Opportunities and Barriers for Women in the NSA and Cyber Command
Working in cybersecurity The U.S. intelligence community means navigating through male-dominated fields. The differences continue, but three senior women from the National Security Agency and Cyber Command provided WIRED with a unique perspective on how these organizations have evolved and the hard work that remains to be done.
NSA and Cyber Command agents are needed about the essence of day-to-day work and specific accomplishments. But most might be more vague when talking about their experiences as women in the male field, providing a rare window into their daily lives working in U.S. intelligence research and international hacking operations.
Leila Doumanis joined the U.S. Navy in 2006, first as an analyst for collecting and processing signals from Iraq and Afghanistan before returning to the United States. Eleven decades later, he became an officer in offensive weapons based in Japan and eventually became a captain working at Fort Meade, where the NSA is also headquartered.
Doumanis currently leads a 700-member combat support team for the Marine Corps Cyberspace Command. Her military progression isn’t extraordinary for her speed – she’s one of the youngest teams in her department – but because she’s accomplished in the male field she has few female role models before.
“I have a seat at the table to have discussions with our management about what decisions we need to make in cyberspace,” Doumanis says. “And on the back of my head – it’s very hard to put my finger on sexism – but on the back of my head I always have this voice that said, ‘Would it be different if you were a man? Would you listen if you were a boy?’ It’s hard sometimes to get over that.”
This sentiment was shared by Sergeant Commander Sheryl Lyon, who left the Army Cyber Command in September to head the list of Cyber Command and NSA Commander-in-Chief. Lyon is the first woman to fulfill her role, where she advises both agencies on issues affecting military personnel.
“As much as I’m a woman in the military, I’ll say, it’s the world of men, still,” Lyon says.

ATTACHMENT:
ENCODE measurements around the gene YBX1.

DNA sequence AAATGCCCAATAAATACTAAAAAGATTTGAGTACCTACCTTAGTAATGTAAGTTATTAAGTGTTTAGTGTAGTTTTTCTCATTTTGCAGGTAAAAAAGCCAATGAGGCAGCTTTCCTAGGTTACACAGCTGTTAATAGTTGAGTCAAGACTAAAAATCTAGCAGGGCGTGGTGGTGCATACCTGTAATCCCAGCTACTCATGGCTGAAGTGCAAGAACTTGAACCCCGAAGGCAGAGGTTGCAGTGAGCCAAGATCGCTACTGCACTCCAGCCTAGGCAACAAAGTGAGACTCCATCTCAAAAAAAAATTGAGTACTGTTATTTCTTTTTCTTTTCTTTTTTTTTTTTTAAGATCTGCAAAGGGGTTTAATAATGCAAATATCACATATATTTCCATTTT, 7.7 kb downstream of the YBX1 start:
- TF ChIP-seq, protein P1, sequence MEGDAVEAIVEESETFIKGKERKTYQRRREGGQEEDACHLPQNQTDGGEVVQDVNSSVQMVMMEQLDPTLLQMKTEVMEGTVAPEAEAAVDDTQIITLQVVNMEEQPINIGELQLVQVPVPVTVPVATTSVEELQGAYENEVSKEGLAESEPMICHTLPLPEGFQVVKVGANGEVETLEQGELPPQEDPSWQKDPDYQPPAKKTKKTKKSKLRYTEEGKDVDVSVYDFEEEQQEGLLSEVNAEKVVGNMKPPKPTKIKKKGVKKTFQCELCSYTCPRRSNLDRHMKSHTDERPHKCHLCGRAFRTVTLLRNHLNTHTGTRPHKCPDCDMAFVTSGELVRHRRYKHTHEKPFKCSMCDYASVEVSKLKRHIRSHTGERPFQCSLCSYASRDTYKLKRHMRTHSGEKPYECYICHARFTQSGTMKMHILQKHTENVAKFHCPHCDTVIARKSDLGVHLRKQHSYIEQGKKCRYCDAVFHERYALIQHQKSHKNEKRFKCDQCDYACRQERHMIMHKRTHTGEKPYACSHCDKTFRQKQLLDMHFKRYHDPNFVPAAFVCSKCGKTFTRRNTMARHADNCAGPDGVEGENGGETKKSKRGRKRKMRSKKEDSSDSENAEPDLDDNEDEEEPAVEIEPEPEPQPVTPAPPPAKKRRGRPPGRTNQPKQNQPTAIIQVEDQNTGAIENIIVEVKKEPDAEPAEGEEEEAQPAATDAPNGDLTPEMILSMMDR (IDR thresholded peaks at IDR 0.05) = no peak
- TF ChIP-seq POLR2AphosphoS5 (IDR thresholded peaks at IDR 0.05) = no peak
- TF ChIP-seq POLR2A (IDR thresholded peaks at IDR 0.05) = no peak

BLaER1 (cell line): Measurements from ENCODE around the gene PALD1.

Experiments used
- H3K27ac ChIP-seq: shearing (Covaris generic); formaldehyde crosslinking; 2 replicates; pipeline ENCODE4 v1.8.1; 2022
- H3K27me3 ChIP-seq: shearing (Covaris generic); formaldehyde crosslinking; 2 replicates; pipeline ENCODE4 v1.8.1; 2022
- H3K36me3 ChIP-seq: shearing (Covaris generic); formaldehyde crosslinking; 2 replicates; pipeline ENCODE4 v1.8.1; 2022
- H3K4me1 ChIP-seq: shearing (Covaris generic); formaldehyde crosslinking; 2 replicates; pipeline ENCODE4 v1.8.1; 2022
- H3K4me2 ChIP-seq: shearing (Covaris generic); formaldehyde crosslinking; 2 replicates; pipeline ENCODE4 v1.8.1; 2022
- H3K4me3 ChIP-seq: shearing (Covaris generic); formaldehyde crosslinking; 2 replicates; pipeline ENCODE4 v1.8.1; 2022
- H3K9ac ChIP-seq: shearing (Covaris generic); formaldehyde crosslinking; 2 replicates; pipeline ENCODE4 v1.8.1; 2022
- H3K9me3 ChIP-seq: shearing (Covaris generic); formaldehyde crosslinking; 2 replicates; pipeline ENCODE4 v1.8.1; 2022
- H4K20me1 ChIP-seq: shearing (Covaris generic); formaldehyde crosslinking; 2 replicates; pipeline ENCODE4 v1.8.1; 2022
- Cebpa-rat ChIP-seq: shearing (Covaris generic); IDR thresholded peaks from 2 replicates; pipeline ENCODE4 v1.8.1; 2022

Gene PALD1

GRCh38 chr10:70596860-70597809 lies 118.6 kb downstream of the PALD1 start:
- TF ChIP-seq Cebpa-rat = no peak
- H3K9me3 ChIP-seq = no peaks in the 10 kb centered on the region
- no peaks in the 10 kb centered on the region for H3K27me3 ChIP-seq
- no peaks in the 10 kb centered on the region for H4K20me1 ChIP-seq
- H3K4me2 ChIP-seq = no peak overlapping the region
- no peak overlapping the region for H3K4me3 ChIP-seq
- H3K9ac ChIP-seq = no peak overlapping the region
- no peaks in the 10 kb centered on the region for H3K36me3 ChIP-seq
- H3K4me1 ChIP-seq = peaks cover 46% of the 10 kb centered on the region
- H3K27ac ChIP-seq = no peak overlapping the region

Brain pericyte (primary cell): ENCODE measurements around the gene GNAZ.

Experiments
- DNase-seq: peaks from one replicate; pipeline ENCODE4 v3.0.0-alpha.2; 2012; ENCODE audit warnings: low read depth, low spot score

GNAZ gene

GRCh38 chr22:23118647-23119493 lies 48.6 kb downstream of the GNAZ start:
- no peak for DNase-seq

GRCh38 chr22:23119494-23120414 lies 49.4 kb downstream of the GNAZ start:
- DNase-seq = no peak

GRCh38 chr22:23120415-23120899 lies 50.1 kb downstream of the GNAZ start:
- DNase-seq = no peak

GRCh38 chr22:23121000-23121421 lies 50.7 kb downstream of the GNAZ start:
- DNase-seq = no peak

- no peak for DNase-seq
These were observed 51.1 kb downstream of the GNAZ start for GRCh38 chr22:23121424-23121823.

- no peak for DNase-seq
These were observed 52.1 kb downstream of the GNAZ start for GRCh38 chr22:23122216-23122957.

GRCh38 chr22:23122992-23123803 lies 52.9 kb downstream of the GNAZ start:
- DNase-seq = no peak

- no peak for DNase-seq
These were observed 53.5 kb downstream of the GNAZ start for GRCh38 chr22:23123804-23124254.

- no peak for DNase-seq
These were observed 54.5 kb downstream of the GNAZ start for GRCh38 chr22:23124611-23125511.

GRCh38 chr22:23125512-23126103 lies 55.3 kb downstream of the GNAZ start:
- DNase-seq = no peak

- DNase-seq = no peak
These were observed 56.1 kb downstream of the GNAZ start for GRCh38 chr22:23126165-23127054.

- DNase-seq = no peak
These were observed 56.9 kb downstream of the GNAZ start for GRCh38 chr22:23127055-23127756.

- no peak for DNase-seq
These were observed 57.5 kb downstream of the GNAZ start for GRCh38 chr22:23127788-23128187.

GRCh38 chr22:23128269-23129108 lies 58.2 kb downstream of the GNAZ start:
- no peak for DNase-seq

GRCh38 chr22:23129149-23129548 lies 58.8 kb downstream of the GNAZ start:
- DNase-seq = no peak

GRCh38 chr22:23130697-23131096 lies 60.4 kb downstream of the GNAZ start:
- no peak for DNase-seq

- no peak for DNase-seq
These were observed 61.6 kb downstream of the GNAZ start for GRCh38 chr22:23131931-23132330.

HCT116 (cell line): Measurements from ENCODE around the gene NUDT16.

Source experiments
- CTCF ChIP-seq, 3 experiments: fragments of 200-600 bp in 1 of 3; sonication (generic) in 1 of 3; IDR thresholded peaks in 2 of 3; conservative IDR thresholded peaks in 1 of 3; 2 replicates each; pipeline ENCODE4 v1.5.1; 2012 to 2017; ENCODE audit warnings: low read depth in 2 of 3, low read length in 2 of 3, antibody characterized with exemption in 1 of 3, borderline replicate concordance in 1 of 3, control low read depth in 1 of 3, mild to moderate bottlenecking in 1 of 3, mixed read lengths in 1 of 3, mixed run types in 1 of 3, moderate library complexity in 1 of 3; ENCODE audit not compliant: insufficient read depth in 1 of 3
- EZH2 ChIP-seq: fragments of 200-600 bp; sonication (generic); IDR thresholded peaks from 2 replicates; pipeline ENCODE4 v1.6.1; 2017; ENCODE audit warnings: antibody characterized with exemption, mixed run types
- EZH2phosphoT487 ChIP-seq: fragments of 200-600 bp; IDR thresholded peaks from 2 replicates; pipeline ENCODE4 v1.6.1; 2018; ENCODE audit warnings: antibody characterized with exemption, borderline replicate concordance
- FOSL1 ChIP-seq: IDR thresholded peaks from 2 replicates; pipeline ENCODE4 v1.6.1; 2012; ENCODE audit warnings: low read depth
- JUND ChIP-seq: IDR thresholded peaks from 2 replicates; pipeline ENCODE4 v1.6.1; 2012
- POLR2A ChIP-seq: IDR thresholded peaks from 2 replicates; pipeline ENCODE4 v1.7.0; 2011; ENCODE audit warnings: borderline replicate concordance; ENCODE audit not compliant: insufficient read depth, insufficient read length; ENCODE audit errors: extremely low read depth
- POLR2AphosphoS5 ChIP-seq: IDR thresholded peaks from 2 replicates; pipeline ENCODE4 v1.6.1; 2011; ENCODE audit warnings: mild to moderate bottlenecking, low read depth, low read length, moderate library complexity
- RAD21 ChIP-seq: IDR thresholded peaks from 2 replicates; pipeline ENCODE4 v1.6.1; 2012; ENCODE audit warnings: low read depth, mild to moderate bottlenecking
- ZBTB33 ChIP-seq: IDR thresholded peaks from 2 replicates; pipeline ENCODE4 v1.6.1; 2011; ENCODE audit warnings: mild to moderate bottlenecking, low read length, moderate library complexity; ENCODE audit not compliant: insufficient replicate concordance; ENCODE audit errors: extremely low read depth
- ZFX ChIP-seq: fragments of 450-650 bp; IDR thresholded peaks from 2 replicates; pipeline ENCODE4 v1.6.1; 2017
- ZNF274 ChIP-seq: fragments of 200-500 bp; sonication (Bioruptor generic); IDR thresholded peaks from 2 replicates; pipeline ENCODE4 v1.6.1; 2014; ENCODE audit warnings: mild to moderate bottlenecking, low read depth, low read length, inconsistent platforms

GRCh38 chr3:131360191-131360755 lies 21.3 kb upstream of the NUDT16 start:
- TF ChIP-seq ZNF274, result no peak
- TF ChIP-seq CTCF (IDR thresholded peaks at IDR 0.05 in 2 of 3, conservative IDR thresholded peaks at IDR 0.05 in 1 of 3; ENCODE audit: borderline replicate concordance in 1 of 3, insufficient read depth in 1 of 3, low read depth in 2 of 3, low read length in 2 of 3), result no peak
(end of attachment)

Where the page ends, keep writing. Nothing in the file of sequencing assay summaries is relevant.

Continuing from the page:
“As one of my first management positions as a sergeant major, all of my classmates were male, of course,” he says. “So being part of that team at first seemed insurmountable. In fact, a lot of them didn’t even know how to talk to me. We were preparing to implement it, and we had other missions we were doing. I always say you have to prove yourself twice and that heaven forbids confusion, usually if you don’t have a second chance. “
Lyon says some male colleagues acted as effective and decisive allies, but female role models were difficult; for many years it was an upward process, reaching the point where he felt his classmates felt like peers.
Many of the stories shared by women are almost universally known in any profession, especially in the STEM fields. The military has a unique background, with urgent and high-difficulty issues far from fixing.
“We need to address sexual assault and harassment and violence against women in the military,” President Joseph Biden said at the White House in early March. “Sexual assaults are hateful and wrong at any time, and the cohesion of so many units in our military is based on trusting that members of your service will have their backs. It is only a threat to our national security.”
At the same event, Vice President Kamala Harris stressed the importance of national security in hiring and then retaining more women in the military. “Implementing policies to protect and ensure that women are heard and to advance more women in a fair and equitable manner will no doubt make our nation safer,” Harris said.
Doumanis echoed this challenge as an advocate for the prevention and response to sexual assault while working in the military. “When I joined the Marine Corps in 2006, there wasn’t a lot of women’s leadership. Only about 8 percent of us are women in general, but when you look at hiring numbers it’s a little more. And then after that first listing, a lot of women leave; they go looking for other things. they are, ”he says. “When I did culture coming to the Marine Corps was negative for women, a lot of negative comments were made. And unfortunately my thinking was ‘Well, I’m not going to be like that. Of course, something happens to these women. I’ll be different.’ “As I progressed, I realized that I was part of the problem. But I think the culture is much different now than it was in 2006. I see it getting better every year.”